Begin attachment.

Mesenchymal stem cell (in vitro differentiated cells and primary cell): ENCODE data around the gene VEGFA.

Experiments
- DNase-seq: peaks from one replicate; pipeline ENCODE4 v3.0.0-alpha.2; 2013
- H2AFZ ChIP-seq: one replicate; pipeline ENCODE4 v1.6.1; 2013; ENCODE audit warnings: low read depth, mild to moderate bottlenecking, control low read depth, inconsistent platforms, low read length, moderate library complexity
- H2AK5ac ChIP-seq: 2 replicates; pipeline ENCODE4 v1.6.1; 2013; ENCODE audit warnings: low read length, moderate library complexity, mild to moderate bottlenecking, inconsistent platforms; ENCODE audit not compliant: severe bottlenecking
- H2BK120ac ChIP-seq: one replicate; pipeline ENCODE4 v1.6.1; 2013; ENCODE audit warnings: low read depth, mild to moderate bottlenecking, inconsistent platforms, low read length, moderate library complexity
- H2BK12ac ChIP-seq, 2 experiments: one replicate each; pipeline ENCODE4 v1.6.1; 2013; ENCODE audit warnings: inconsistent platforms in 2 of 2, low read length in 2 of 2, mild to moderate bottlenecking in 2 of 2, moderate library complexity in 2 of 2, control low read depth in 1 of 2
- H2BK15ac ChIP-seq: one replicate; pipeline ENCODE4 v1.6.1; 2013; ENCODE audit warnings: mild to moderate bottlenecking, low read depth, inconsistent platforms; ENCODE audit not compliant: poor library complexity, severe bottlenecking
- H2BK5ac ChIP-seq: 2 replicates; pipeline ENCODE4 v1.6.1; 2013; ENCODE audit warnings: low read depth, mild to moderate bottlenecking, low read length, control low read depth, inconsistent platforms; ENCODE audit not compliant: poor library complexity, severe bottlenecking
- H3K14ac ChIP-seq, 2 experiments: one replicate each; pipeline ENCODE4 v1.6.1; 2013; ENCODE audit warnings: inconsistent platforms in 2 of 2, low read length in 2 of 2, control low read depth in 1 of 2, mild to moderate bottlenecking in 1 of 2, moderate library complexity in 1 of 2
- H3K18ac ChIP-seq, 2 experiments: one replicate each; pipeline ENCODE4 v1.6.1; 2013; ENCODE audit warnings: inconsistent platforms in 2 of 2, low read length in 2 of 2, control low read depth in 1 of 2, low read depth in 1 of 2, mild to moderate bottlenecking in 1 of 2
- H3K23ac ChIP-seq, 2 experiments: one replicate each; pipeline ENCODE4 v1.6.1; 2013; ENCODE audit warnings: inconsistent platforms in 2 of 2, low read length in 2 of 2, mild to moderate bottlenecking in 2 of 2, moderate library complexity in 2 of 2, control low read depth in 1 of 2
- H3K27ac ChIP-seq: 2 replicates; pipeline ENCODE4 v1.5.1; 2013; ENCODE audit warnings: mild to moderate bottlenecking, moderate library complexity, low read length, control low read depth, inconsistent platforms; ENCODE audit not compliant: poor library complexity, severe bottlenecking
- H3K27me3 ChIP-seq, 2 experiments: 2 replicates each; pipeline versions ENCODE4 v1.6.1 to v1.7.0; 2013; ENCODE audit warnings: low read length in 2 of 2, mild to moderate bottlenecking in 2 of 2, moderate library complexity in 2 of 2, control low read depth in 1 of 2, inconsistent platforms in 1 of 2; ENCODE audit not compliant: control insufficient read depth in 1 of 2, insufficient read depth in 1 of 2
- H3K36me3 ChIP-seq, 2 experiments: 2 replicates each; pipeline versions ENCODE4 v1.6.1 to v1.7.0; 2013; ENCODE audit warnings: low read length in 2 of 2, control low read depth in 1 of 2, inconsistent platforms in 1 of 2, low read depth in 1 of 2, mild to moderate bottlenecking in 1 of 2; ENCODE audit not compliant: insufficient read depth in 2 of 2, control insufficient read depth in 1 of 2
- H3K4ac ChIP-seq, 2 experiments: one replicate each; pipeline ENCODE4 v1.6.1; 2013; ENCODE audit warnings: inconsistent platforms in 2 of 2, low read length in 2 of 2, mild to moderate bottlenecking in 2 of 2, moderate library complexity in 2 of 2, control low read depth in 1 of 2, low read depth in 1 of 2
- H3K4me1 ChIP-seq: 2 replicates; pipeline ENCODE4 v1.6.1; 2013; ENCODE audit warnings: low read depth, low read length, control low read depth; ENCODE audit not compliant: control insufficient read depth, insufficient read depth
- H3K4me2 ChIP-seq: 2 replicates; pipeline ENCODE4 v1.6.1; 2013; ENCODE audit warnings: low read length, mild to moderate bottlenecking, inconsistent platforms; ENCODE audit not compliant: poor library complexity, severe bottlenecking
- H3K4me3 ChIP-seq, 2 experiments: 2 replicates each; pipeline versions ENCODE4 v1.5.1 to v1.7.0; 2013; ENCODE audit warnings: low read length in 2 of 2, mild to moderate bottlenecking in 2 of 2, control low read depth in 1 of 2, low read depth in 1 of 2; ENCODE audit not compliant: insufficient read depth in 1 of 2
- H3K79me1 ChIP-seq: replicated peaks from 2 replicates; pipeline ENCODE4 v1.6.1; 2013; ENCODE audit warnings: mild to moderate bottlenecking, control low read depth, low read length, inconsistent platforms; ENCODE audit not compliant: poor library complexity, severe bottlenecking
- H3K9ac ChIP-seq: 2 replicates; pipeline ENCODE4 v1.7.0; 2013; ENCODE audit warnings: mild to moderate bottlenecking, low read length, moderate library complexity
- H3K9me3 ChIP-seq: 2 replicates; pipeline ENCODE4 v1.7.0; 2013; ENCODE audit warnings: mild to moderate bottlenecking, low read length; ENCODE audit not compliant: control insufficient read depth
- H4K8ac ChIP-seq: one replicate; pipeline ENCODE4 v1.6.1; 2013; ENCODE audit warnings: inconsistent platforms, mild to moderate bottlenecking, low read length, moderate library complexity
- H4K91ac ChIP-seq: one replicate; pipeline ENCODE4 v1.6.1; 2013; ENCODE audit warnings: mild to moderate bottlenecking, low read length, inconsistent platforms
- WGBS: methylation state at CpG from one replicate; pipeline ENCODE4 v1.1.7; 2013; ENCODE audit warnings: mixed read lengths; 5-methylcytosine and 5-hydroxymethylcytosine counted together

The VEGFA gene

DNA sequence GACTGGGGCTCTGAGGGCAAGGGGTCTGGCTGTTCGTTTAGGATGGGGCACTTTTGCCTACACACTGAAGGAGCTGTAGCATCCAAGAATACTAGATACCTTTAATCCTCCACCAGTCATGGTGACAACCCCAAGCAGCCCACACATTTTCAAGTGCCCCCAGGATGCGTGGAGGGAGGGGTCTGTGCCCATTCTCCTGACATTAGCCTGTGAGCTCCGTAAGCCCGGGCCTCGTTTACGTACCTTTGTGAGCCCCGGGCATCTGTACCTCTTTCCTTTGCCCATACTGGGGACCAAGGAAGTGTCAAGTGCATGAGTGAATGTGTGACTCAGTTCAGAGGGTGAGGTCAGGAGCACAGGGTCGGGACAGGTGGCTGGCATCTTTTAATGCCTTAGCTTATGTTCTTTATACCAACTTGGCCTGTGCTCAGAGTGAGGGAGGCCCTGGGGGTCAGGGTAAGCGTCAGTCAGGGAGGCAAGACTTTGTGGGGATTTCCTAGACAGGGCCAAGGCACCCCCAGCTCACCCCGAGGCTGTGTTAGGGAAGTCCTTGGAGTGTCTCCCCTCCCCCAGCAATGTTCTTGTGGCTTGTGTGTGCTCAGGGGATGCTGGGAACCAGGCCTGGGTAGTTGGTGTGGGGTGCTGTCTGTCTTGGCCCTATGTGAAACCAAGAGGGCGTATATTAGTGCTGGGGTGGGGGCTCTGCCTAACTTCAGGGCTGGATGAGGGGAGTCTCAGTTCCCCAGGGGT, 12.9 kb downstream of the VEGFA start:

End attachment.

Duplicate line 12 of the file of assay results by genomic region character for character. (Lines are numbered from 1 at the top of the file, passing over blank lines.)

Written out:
- H3K23ac ChIP-seq, 2 experiments: one replicate each; pipeline ENCODE4 v1.6.1; 2013; ENCODE audit warnings: inconsistent platforms in 2 of 2, low read length in 2 of 2, mild to moderate bottlenecking in 2 of 2, moderate library complexity in 2 of 2, control low read depth in 1 of 2